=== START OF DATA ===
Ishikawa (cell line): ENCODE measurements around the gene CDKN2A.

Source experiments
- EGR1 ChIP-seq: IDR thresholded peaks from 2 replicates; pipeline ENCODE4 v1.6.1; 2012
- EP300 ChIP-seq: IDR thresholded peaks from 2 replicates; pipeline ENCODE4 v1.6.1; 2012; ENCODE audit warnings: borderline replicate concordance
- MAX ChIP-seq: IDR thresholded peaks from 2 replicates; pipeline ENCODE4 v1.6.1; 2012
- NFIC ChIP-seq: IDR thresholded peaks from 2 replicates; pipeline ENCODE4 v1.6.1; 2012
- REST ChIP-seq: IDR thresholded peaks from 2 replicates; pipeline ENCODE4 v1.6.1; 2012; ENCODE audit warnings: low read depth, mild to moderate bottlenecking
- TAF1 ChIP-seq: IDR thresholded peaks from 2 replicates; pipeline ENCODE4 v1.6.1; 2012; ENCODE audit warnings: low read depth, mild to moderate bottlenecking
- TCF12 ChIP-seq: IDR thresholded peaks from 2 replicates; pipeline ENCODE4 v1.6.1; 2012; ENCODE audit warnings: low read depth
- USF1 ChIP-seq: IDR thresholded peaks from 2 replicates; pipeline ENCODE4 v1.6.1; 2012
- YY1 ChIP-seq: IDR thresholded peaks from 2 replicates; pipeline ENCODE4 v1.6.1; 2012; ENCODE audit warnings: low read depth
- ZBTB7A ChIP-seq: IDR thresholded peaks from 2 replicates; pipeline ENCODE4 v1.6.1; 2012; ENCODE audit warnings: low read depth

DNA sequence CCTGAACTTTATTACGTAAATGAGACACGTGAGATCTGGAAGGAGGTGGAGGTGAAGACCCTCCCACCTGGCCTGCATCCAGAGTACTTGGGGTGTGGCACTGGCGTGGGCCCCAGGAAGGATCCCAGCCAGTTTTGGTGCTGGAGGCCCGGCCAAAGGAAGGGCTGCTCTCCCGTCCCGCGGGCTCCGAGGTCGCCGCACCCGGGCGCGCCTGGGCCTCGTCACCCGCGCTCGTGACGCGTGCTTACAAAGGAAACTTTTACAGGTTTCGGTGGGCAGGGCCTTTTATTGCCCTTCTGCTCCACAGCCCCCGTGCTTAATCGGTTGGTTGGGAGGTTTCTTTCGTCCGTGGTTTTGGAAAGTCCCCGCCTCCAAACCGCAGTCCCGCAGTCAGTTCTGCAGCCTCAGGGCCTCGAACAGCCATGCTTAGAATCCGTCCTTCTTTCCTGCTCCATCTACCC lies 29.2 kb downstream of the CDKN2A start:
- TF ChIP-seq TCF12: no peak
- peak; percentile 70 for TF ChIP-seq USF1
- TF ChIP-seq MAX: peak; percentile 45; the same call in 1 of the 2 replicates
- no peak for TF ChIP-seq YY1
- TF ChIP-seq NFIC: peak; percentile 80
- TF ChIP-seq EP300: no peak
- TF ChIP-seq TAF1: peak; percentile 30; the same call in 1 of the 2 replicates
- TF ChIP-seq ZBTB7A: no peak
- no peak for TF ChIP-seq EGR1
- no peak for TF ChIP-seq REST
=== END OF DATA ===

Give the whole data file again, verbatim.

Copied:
Ishikawa (cell line): ENCODE measurements around the gene CDKN2A.

Source experiments
- EGR1 ChIP-seq: IDR thresholded peaks from 2 replicates; pipeline ENCODE4 v1.6.1; 2012
- EP300 ChIP-seq: IDR thresholded peaks from 2 replicates; pipeline ENCODE4 v1.6.1; 2012; ENCODE audit warnings: borderline replicate concordance
- MAX ChIP-seq: IDR thresholded peaks from 2 replicates; pipeline ENCODE4 v1.6.1; 2012
- NFIC ChIP-seq: IDR thresholded peaks from 2 replicates; pipeline ENCODE4 v1.6.1; 2012
- REST ChIP-seq: IDR thresholded peaks from 2 replicates; pipeline ENCODE4 v1.6.1; 2012; ENCODE audit warnings: low read depth, mild to moderate bottlenecking
- TAF1 ChIP-seq: IDR thresholded peaks from 2 replicates; pipeline ENCODE4 v1.6.1; 2012; ENCODE audit warnings: low read depth, mild to moderate bottlenecking
- TCF12 ChIP-seq: IDR thresholded peaks from 2 replicates; pipeline ENCODE4 v1.6.1; 2012; ENCODE audit warnings: low read depth
- USF1 ChIP-seq: IDR thresholded peaks from 2 replicates; pipeline ENCODE4 v1.6.1; 2012
- YY1 ChIP-seq: IDR thresholded peaks from 2 replicates; pipeline ENCODE4 v1.6.1; 2012; ENCODE audit warnings: low read depth
- ZBTB7A ChIP-seq: IDR thresholded peaks from 2 replicates; pipeline ENCODE4 v1.6.1; 2012; ENCODE audit warnings: low read depth

DNA sequence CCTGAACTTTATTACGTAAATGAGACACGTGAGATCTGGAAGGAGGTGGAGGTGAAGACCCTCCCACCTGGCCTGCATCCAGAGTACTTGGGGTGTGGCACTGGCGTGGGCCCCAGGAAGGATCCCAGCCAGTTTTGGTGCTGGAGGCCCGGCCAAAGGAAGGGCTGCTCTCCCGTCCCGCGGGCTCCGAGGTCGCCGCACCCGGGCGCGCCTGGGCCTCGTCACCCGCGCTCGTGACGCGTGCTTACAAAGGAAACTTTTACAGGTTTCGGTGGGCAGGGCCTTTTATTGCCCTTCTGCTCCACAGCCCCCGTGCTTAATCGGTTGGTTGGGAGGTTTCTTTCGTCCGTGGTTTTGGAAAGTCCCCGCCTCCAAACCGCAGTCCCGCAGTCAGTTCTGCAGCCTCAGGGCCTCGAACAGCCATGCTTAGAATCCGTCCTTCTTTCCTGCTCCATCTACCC lies 29.2 kb downstream of the CDKN2A start:
- TF ChIP-seq TCF12: no peak
- peak; percentile 70 for TF ChIP-seq USF1
- TF ChIP-seq MAX: peak; percentile 45; the same call in 1 of the 2 replicates
- no peak for TF ChIP-seq YY1
- TF ChIP-seq NFIC: peak; percentile 80
- TF ChIP-seq EP300: no peak
- TF ChIP-seq TAF1: peak; percentile 30; the same call in 1 of the 2 replicates
- TF ChIP-seq ZBTB7A: no peak
- no peak for TF ChIP-seq EGR1
- no peak for TF ChIP-seq REST